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Paying the price


Fri, Jan 21st, 2005
Posted in Commentary

George Bush’s second term as President upholds the notion that people get the kind of government they deserve. A fractious America, divided on everything from morals to pre-emptive war, did the best it could with the archaic two-party election apparatus it had available. This last election was truly the case where money was used to sell a candidate no differently than a company sells a brand of soap.

In the last election, George Bush sold fear better than John Kerry could sell reason; the war on terror had more appeal than finding the peace in Iraq; the fear of gay marriage played better than treating all people fairly; and the fear of abortion had more appeal than letting women make health choices.

While we are a country divided in values, there are also great cultural divides that separate us. We are a country influenced by geography and ethnicity. The exurbs, enclaves of prosperity with six figure incomes, McMansions, and super churches where you can wrestle, bowl and jujitsu for Jesus, are as different to us in Fillmore County as rain and snow.

Here we are grounded in our connection to the land and our small-town reliance on each other - a support network of family, friends, community, and church. In this regard, we probably have more links to our Canadian cousins, church going people of the Prairie, than our siblings to the south and their Armageddon style Christianity grounded in the absolutism of the old testament.

While we are a country divided, we are also a nation diminished. The world no longer expects great ideas from us.

Our response to 9-11 was to turn symbols like freedom, liberty and patriotism on their heads, to merge government and corporations into fascist enterprise, and to throw our armed forces into a bungled war thousands of miles away in Iraq.

The irony is that the UN weapons inspectors were right, there were no weapons of mass destruction. But our President, presented with the facts on WMD, would have invaded Iraq anyway, or so he says. Today he sees an experiment in democracy taking place, while others see the brink of chaos and civil war. He calls it “spreadin’ freedom”.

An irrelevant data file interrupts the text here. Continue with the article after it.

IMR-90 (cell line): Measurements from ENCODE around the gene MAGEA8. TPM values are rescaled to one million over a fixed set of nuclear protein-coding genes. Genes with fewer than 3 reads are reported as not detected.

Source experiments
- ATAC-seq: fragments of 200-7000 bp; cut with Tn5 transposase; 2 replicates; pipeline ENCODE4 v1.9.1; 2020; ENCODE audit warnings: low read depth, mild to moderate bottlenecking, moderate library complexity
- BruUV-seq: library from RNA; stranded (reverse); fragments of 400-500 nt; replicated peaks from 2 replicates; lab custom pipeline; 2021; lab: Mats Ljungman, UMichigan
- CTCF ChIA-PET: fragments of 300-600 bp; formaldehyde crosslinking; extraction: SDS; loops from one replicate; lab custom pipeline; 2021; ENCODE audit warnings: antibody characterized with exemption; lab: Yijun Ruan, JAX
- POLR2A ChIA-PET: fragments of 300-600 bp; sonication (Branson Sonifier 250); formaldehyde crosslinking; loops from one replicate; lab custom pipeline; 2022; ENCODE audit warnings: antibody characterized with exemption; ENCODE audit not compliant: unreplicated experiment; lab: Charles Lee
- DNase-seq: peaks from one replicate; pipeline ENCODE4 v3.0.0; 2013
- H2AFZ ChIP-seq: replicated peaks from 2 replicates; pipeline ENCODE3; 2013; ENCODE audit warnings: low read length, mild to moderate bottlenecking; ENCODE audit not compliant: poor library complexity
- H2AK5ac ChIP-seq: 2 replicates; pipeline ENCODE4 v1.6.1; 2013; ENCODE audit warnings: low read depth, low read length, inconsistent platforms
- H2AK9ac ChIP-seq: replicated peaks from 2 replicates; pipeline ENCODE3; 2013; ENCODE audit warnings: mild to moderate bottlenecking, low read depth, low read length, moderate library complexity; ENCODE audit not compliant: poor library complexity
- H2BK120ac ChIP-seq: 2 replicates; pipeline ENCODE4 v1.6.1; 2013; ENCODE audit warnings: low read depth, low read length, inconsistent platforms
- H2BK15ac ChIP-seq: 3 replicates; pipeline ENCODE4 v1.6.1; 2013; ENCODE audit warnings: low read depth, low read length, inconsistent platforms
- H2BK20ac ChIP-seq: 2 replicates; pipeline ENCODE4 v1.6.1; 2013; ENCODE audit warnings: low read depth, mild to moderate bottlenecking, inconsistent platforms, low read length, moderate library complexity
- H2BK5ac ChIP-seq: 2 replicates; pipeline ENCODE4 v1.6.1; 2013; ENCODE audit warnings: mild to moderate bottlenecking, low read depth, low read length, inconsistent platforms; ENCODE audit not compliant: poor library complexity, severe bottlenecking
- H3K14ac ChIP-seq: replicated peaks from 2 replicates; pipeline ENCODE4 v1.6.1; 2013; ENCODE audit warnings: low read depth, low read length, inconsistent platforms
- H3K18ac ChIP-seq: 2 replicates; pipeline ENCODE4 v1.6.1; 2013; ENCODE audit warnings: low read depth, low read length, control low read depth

On the economic front, the US deficit forces the government to pay $168 billion in annual payments, approximately 7 percent of the federal budget. This is more than the government will spend on education, hou .....
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Heartland pollution the worst known to mankind

Fri, Jan 21st, 2005
Posted in Commentary

Editor’s note: Loni Kemp of Canton served on the Minnesota Pollution Control Agency’s Citizens’ Board from 1990 to 1994. This is the comment letter she sent to the Citizens’ Board regarding the proposed Heartland Energy & Recycling tire-burning plant ..... 
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Renewable fuels and livestock production go hand in hand

Fri, Jan 21st, 2005
Posted in Commentary

The legislative session has begun, and much attention has been focused on Governor Pawlenty’s Livestock Advisory Task Force. While Governor Pawlenty has not yet formally reviewed the recommendations of the task force, I expect the final report to be ..... 
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An EIS is necessary for Heartland

Fri, Jan 14th, 2005
Posted in Commentary

On Tuesday, January 11, the Winona County Board became the latest in a growing list of area governments calling on the Minnesota Pollution Control Agency to require an Environmental Impact Statement on the proposed Heartland tire-burning plant. Word ..... 
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Let’s think ahead on energy

Fri, Jan 14th, 2005
Posted in Commentary

Did you know that every year $12.6 billion (yes, billion) leaves Minnesota to import coal, petroleum, natural gas and uranium in order to support our energy needs? This purchase costs each Minnesotan almost $2,500 every year. This message was deliver ..... 
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The Quality of Mercy

Fri, Jan 7th, 2005
Posted in Commentary

The size and scale of the tsunami disaster in South Asia is without doubt the largest natural catastrophe of our time. The loss of life is overwhelming. To complicate matters, the damage is spread over several countries making relief efforts difficul ..... 
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Musings from a long life

Thu, Dec 23rd, 2004
Posted in Commentary

Begin with the Epic of Gilgamesh, a cycle of poems composed perhaps three thousand years ago. It is a tale of heroism, morality, a struggle against the fear of death. Call it the first novel. Leap across millennia to the epic of the unraveling of DNA ..... 
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The other side

Fri, Dec 10th, 2004
Posted in Commentary

The conservatives in Fillmore County are going to have to come up with a way of identifying themselves to each other. It could be a simple secret handshake, or a wink and a nod. Come to think of it, it shouldn’t be that difficult to spot each other; ..... 
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For the love of the game

Fri, Dec 10th, 2004
Posted in Commentary

This time of year, when the harvest is stored and winter begins to show its hand, there is a primordial call that beckons me, and a few other local men, to gather for just one more season.

“I’d like to play one, maybe two years ..... 
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